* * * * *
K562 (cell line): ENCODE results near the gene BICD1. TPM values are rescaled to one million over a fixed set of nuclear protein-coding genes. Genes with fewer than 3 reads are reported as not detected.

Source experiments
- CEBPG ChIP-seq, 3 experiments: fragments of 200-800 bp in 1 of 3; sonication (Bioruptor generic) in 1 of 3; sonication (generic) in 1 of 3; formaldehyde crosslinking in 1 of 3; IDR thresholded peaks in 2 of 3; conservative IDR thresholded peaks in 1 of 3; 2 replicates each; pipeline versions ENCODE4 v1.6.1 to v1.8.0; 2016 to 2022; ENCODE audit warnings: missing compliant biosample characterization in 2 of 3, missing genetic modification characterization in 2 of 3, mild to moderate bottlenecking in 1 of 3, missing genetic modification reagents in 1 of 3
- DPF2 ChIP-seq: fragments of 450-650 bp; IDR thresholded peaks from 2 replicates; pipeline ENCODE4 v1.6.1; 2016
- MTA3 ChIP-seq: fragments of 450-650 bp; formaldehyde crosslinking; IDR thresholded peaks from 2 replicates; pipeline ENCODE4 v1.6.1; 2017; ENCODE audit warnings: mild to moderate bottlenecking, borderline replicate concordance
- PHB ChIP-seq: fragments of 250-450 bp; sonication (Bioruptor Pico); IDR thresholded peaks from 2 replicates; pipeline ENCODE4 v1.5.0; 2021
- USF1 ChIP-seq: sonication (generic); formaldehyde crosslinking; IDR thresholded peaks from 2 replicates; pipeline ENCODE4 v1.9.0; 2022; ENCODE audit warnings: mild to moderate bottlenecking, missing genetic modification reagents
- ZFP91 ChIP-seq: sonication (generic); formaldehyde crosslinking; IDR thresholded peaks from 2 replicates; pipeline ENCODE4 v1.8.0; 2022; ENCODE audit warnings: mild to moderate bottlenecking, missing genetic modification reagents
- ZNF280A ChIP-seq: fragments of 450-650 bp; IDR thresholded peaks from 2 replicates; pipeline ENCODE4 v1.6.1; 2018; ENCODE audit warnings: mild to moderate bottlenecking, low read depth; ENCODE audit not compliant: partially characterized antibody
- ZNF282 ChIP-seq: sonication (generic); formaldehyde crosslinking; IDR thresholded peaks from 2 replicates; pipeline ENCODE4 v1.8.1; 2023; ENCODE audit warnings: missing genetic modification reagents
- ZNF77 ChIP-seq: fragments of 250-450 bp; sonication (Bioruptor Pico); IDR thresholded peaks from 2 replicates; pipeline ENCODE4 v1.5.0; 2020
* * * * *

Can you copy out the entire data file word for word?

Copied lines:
K562 (cell line): ENCODE results near the gene BICD1. TPM values are rescaled to one million over a fixed set of nuclear protein-coding genes. Genes with fewer than 3 reads are reported as not detected.

Source experiments
- CEBPG ChIP-seq, 3 experiments: fragments of 200-800 bp in 1 of 3; sonication (Bioruptor generic) in 1 of 3; sonication (generic) in 1 of 3; formaldehyde crosslinking in 1 of 3; IDR thresholded peaks in 2 of 3; conservative IDR thresholded peaks in 1 of 3; 2 replicates each; pipeline versions ENCODE4 v1.6.1 to v1.8.0; 2016 to 2022; ENCODE audit warnings: missing compliant biosample characterization in 2 of 3, missing genetic modification characterization in 2 of 3, mild to moderate bottlenecking in 1 of 3, missing genetic modification reagents in 1 of 3
- DPF2 ChIP-seq: fragments of 450-650 bp; IDR thresholded peaks from 2 replicates; pipeline ENCODE4 v1.6.1; 2016
- MTA3 ChIP-seq: fragments of 450-650 bp; formaldehyde crosslinking; IDR thresholded peaks from 2 replicates; pipeline ENCODE4 v1.6.1; 2017; ENCODE audit warnings: mild to moderate bottlenecking, borderline replicate concordance
- PHB ChIP-seq: fragments of 250-450 bp; sonication (Bioruptor Pico); IDR thresholded peaks from 2 replicates; pipeline ENCODE4 v1.5.0; 2021
- USF1 ChIP-seq: sonication (generic); formaldehyde crosslinking; IDR thresholded peaks from 2 replicates; pipeline ENCODE4 v1.9.0; 2022; ENCODE audit warnings: mild to moderate bottlenecking, missing genetic modification reagents
- ZFP91 ChIP-seq: sonication (generic); formaldehyde crosslinking; IDR thresholded peaks from 2 replicates; pipeline ENCODE4 v1.8.0; 2022; ENCODE audit warnings: mild to moderate bottlenecking, missing genetic modification reagents
- ZNF280A ChIP-seq: fragments of 450-650 bp; IDR thresholded peaks from 2 replicates; pipeline ENCODE4 v1.6.1; 2018; ENCODE audit warnings: mild to moderate bottlenecking, low read depth; ENCODE audit not compliant: partially characterized antibody
- ZNF282 ChIP-seq: sonication (generic); formaldehyde crosslinking; IDR thresholded peaks from 2 replicates; pipeline ENCODE4 v1.8.1; 2023; ENCODE audit warnings: missing genetic modification reagents
- ZNF77 ChIP-seq: fragments of 250-450 bp; sonication (Bioruptor Pico); IDR thresholded peaks from 2 replicates; pipeline ENCODE4 v1.5.0; 2020